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November 28, 2002


Posted by Mike on November 28, 2002 12:18 AM

m sent me a link to another dismal Lindows is going to destroy Microsoft review.

I've been out of the "Linux space" for a long time now... almost nine months, and I still feel a stirring of outrage over Lindows.

Michael says it "seems to be a 'dumb people's Linux,' like a Swiss Army knife with a few major blades missing and random charges for using others..."


I had a few thoughts, too, on both the product and the review...

1. When you run Lindows, you're root. Period. In other words, WinXP
has a better security model.

2. They want $99 to subscribe to their click-n-go library. What's the
lifecycle on WinXP? And if Robertson is right and computers are
commodifying to the point of being appliances, where's the benefit
of paying $99/year to use apt-get on their servers when you've
already got an OEM-bundle of Windows for much less than $100 on
your "toaster" PC? At $119 for the box + your $99 year for
click-n-go, they've got you for the price of WinXP Personal if you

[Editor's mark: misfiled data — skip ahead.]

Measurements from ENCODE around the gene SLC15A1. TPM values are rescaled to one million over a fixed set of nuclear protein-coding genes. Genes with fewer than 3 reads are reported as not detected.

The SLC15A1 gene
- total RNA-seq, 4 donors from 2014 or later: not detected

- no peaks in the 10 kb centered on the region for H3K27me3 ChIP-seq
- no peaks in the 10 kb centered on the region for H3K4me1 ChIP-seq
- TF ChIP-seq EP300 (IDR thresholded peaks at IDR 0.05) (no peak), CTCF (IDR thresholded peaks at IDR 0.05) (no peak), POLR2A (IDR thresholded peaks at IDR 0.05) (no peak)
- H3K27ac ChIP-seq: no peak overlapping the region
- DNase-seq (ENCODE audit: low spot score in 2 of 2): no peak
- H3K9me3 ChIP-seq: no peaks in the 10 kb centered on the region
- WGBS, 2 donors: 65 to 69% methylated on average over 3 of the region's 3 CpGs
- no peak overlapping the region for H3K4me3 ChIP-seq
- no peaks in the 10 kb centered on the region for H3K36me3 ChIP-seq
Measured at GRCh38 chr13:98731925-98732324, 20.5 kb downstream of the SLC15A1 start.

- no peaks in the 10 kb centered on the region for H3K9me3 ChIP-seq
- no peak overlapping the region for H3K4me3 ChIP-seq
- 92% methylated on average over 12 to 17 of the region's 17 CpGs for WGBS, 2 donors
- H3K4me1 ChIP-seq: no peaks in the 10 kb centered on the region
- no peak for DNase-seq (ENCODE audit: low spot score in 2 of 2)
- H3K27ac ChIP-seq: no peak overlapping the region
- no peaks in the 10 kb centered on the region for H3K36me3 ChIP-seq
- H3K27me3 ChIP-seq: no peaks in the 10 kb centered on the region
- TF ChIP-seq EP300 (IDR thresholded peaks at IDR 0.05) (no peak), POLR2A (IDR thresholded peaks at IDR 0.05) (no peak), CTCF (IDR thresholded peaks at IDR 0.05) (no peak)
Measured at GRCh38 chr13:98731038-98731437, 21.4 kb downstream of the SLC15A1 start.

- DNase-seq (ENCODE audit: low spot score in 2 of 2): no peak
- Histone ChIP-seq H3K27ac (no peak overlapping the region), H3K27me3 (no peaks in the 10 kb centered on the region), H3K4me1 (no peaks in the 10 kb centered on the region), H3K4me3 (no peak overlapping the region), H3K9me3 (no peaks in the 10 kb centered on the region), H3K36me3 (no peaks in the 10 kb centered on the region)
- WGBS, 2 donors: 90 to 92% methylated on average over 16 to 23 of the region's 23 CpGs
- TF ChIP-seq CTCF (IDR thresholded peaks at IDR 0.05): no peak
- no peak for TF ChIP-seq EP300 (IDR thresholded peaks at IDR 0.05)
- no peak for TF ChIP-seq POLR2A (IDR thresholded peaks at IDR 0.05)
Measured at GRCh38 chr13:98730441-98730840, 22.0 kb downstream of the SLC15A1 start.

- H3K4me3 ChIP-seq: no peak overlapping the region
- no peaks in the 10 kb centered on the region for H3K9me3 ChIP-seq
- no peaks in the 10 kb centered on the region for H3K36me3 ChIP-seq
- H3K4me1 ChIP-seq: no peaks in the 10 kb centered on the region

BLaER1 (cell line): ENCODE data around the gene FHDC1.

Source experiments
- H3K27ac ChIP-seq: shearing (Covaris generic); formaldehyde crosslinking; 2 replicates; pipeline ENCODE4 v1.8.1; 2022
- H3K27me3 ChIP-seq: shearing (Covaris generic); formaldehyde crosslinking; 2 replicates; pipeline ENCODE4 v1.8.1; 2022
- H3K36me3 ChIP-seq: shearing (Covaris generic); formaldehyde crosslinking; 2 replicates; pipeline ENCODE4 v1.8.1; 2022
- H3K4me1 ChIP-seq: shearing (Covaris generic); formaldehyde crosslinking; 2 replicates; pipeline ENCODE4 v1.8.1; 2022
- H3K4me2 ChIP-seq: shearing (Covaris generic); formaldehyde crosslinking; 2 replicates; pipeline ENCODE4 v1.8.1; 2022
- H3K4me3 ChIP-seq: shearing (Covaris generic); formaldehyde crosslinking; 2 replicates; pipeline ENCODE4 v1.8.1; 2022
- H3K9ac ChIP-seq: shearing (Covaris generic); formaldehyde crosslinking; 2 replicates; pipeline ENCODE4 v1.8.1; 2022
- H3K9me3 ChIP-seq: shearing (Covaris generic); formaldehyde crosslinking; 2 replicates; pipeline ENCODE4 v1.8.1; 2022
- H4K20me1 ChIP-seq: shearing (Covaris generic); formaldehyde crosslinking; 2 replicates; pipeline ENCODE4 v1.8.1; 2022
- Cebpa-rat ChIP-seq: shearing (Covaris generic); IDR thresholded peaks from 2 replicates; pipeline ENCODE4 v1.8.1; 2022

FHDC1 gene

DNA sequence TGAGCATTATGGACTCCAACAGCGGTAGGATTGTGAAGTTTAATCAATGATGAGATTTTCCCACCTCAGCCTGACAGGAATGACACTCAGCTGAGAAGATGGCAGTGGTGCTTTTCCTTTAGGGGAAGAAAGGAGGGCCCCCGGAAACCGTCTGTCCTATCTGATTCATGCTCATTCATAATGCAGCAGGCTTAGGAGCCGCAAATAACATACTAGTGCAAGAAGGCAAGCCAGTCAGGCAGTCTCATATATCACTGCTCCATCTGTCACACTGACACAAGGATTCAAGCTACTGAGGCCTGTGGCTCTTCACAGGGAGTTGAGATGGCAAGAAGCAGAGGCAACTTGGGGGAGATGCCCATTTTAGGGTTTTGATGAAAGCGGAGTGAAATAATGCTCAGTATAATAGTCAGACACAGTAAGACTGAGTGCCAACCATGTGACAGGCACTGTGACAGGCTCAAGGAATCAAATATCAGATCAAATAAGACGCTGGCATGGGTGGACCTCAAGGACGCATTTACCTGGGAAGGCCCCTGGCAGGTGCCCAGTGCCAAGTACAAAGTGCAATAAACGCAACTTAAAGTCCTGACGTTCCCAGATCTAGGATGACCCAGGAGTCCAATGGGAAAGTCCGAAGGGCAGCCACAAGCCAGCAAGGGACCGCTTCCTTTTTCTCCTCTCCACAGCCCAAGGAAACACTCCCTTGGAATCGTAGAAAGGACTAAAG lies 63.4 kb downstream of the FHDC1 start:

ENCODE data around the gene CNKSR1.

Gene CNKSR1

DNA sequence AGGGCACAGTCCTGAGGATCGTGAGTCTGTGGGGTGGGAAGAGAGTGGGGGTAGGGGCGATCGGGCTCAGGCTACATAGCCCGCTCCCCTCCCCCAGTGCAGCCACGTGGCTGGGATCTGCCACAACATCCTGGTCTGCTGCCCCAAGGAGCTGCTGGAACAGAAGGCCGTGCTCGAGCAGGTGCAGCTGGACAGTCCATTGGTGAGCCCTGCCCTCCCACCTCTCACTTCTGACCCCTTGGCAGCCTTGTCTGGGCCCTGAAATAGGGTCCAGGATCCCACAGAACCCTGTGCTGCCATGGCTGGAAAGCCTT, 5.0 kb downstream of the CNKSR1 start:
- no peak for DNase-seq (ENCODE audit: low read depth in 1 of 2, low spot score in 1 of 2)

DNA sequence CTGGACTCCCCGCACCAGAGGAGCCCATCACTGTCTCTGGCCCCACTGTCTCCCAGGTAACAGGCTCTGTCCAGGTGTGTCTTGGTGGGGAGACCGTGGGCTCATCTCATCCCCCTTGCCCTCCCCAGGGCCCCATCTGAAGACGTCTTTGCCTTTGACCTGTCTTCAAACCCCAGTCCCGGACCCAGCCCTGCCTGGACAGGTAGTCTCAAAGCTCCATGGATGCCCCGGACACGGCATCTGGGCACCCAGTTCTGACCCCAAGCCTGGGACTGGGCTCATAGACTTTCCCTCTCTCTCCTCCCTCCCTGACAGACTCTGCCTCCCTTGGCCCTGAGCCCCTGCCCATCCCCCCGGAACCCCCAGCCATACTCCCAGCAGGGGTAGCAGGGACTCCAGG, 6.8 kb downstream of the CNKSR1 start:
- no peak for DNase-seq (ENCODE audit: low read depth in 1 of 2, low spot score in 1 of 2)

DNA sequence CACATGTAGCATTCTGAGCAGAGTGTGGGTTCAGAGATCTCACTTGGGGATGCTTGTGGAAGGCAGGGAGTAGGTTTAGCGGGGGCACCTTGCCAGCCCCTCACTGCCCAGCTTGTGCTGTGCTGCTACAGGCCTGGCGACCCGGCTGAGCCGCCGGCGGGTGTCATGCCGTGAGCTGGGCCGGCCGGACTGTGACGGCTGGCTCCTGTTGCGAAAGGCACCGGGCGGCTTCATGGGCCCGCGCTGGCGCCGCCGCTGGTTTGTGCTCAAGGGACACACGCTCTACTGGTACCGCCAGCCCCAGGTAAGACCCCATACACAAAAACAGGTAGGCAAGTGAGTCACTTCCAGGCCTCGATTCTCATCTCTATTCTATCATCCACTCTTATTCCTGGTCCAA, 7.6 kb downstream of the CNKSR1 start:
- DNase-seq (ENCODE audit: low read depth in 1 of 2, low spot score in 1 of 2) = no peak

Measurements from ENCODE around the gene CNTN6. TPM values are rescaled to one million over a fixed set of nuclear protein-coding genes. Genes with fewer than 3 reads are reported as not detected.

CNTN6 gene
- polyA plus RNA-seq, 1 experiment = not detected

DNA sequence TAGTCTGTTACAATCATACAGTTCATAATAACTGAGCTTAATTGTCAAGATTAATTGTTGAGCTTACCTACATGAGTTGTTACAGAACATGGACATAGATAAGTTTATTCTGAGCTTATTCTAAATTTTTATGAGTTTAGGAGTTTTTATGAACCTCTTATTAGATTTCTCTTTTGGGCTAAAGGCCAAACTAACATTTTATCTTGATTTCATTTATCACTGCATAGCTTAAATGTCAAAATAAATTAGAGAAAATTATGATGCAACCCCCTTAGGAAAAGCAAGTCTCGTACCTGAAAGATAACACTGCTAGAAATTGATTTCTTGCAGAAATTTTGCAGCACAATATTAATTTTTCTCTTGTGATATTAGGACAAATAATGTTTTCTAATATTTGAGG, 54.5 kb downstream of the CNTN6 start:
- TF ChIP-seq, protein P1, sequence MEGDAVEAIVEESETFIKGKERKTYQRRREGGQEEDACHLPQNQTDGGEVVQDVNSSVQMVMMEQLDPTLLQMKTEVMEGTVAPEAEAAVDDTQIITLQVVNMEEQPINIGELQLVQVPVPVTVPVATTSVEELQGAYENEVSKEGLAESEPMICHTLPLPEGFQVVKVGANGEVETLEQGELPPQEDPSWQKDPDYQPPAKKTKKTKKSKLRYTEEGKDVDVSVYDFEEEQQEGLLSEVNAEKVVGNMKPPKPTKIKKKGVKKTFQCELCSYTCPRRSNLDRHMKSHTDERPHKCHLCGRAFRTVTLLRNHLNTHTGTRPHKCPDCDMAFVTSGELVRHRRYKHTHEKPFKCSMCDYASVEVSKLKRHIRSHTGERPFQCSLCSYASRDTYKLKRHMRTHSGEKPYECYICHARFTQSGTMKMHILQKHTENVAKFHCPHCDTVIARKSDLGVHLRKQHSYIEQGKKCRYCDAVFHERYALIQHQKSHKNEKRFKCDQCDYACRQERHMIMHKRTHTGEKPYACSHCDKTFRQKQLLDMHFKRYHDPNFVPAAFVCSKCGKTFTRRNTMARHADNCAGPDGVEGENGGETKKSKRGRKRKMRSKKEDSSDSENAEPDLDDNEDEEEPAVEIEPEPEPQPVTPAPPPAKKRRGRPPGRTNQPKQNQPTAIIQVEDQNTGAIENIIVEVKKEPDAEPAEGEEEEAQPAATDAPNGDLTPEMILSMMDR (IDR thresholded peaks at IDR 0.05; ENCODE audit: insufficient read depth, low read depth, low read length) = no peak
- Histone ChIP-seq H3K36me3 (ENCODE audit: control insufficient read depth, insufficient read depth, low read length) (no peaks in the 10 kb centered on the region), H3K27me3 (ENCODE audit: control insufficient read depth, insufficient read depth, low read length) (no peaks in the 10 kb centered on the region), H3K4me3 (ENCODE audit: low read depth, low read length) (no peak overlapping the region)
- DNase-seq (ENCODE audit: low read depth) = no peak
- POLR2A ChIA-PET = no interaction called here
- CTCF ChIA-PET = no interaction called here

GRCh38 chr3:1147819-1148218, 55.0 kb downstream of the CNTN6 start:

buy it on the shelf for full price (and who does that?) Robertson
says the value proposition is in not paying $450 for OfficeXP.
O.k. Remind me again of why I'm not going to just run OpenOffice
under Windows if I can't pay for MS Office?

3. They've finally admitted WINE is a miserable bet for low-powered
machines (which is where they're pushing Lindows) so they're trying
to claim OpenOffice is "just as good" as Microsoft apps. They'll
be right 90-95% of the time when it comes to opening MS OFfice

Other areas where those low-powered machines running Lindows will make
life hard: gaming, multimedia (I've run QuickTime via Crossover on
machines that are similarly spec'd to what WalMart's pimping... it
sucks), and, of course, peripheral support.

A Lindows user wandering into CompUSA or Fred Myer's software section
won't know whether the stuff lined up on the shelf will run or not, or
how well. Robertson says they don't worry about running Windows
software anymore and the reporter lets him get away with it. Ironic,
considering the entire point of Lindows when it was announced was that
it would allow users to pop in a Windows-based CD and start running
its contents. It's like LandRover announcing that it's not worrying
about the part where its trucks don't bust an axle going over small

I guess I think it's bullshit. If I were that reporter's editor, I'd
tell him to take his advocacy elsewhere and I'd send him back to his
word processor. Claiming objections to Lindows are some sort of geek
elitism is just a cheap way to beg a lot of questions.

Lindows is the maybe/maybe not software and (peripheral) hardware
support of Linux with the rotten security and dumbed-down
straight-jacket interface of Windows... worst of both worlds,
guaranteed to alienate end users who will eventually come to despise
being told that their $50 software purchases and cheap peripherals
won't work and piss off nerds who simply don't need anything this
stupid to use their computers.